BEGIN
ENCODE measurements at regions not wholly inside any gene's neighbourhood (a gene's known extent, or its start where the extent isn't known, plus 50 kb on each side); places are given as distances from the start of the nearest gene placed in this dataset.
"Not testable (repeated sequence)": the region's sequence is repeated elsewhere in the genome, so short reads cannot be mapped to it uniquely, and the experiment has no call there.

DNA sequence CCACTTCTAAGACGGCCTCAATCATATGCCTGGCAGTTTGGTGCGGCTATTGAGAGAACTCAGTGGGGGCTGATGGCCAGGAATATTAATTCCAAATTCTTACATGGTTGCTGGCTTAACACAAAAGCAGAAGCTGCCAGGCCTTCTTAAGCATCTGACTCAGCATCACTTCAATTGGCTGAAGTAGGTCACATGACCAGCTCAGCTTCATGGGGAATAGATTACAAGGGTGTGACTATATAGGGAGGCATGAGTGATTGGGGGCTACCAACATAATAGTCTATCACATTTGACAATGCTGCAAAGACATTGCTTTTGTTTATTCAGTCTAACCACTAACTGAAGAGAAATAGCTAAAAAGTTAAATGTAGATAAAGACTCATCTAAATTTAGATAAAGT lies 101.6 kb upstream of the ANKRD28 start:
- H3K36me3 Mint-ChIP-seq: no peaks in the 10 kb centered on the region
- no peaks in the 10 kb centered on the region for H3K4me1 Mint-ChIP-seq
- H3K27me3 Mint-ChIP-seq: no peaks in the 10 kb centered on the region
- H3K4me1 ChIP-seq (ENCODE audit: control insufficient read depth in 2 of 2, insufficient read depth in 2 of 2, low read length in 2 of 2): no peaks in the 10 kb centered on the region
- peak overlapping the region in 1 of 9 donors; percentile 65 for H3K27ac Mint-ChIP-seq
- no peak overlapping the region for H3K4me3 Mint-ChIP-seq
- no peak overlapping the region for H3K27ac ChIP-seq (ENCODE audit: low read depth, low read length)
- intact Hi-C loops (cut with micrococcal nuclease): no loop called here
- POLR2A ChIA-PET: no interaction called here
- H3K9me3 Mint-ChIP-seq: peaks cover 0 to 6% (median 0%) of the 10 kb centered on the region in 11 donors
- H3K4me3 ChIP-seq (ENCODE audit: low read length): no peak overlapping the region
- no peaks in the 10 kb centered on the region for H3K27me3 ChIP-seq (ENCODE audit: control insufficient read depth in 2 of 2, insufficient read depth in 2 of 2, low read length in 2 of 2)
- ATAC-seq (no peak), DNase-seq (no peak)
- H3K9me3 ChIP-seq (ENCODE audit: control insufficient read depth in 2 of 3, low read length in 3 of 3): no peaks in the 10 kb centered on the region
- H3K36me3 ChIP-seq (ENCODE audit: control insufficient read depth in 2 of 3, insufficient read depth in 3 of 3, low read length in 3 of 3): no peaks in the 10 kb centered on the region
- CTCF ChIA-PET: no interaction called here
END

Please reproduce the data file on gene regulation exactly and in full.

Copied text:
ENCODE measurements at regions not wholly inside any gene's neighbourhood (a gene's known extent, or its start where the extent isn't known, plus 50 kb on each side); places are given as distances from the start of the nearest gene placed in this dataset.
"Not testable (repeated sequence)": the region's sequence is repeated elsewhere in the genome, so short reads cannot be mapped to it uniquely, and the experiment has no call there.

DNA sequence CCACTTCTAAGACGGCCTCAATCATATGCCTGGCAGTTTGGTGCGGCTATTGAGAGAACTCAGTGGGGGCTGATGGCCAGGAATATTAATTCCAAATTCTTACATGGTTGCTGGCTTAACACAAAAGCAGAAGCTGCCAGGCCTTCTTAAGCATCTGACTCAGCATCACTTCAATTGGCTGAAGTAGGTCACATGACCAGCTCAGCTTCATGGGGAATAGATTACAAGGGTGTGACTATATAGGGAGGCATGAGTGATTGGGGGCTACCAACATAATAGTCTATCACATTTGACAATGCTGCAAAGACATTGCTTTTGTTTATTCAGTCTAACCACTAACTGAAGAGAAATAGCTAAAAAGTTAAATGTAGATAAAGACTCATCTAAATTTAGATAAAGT lies 101.6 kb upstream of the ANKRD28 start:
- H3K36me3 Mint-ChIP-seq: no peaks in the 10 kb centered on the region
- no peaks in the 10 kb centered on the region for H3K4me1 Mint-ChIP-seq
- H3K27me3 Mint-ChIP-seq: no peaks in the 10 kb centered on the region
- H3K4me1 ChIP-seq (ENCODE audit: control insufficient read depth in 2 of 2, insufficient read depth in 2 of 2, low read length in 2 of 2): no peaks in the 10 kb centered on the region
- peak overlapping the region in 1 of 9 donors; percentile 65 for H3K27ac Mint-ChIP-seq
- no peak overlapping the region for H3K4me3 Mint-ChIP-seq
- no peak overlapping the region for H3K27ac ChIP-seq (ENCODE audit: low read depth, low read length)
- intact Hi-C loops (cut with micrococcal nuclease): no loop called here
- POLR2A ChIA-PET: no interaction called here
- H3K9me3 Mint-ChIP-seq: peaks cover 0 to 6% (median 0%) of the 10 kb centered on the region in 11 donors
- H3K4me3 ChIP-seq (ENCODE audit: low read length): no peak overlapping the region
- no peaks in the 10 kb centered on the region for H3K27me3 ChIP-seq (ENCODE audit: control insufficient read depth in 2 of 2, insufficient read depth in 2 of 2, low read length in 2 of 2)
- ATAC-seq (no peak), DNase-seq (no peak)
- H3K9me3 ChIP-seq (ENCODE audit: control insufficient read depth in 2 of 3, low read length in 3 of 3): no peaks in the 10 kb centered on the region
- H3K36me3 ChIP-seq (ENCODE audit: control insufficient read depth in 2 of 3, insufficient read depth in 3 of 3, low read length in 3 of 3): no peaks in the 10 kb centered on the region
- CTCF ChIA-PET: no interaction called here